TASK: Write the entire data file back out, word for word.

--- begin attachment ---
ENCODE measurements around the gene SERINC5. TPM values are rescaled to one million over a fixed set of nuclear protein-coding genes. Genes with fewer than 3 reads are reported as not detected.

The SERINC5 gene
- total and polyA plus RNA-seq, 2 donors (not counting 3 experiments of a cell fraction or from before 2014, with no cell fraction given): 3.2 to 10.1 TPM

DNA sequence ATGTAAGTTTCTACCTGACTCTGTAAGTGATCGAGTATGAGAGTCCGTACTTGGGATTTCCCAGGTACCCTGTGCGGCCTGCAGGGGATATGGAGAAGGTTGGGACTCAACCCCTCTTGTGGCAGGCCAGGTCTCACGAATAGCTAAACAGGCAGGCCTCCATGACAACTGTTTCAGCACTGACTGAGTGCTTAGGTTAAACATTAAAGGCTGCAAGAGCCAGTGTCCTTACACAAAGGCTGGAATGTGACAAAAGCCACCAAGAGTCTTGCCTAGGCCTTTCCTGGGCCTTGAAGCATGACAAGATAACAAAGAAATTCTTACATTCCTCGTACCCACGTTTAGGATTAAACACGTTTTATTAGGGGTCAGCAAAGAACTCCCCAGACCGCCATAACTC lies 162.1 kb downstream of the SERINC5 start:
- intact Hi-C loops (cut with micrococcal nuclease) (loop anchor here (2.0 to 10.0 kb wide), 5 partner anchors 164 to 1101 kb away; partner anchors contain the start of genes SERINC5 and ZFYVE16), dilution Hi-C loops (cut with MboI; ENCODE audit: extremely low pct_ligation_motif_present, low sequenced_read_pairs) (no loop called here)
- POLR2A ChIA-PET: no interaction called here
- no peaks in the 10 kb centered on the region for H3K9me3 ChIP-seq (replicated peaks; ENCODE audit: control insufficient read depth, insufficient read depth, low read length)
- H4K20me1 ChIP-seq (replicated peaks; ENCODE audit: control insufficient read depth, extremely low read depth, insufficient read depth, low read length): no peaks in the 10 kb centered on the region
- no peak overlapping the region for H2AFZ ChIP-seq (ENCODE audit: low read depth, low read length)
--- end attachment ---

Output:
ENCODE measurements around the gene SERINC5. TPM values are rescaled to one million over a fixed set of nuclear protein-coding genes. Genes with fewer than 3 reads are reported as not detected.

The SERINC5 gene
- total and polyA plus RNA-seq, 2 donors (not counting 3 experiments of a cell fraction or from before 2014, with no cell fraction given): 3.2 to 10.1 TPM

DNA sequence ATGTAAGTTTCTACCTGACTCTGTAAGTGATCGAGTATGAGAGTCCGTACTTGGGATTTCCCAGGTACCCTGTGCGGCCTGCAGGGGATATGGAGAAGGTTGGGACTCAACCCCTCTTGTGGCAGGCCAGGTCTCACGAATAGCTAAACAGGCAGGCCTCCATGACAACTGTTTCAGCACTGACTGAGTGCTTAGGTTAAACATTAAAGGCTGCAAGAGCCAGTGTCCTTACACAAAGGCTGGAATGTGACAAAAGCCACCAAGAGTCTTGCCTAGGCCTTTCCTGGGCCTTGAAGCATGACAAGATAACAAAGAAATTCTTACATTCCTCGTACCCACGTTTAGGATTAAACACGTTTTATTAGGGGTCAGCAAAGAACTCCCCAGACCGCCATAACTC lies 162.1 kb downstream of the SERINC5 start:
- intact Hi-C loops (cut with micrococcal nuclease) (loop anchor here (2.0 to 10.0 kb wide), 5 partner anchors 164 to 1101 kb away; partner anchors contain the start of genes SERINC5 and ZFYVE16), dilution Hi-C loops (cut with MboI; ENCODE audit: extremely low pct_ligation_motif_present, low sequenced_read_pairs) (no loop called here)
- POLR2A ChIA-PET: no interaction called here
- no peaks in the 10 kb centered on the region for H3K9me3 ChIP-seq (replicated peaks; ENCODE audit: control insufficient read depth, insufficient read depth, low read length)
- H4K20me1 ChIP-seq (replicated peaks; ENCODE audit: control insufficient read depth, extremely low read depth, insufficient read depth, low read length): no peaks in the 10 kb centered on the region
- no peak overlapping the region for H2AFZ ChIP-seq (ENCODE audit: low read depth, low read length)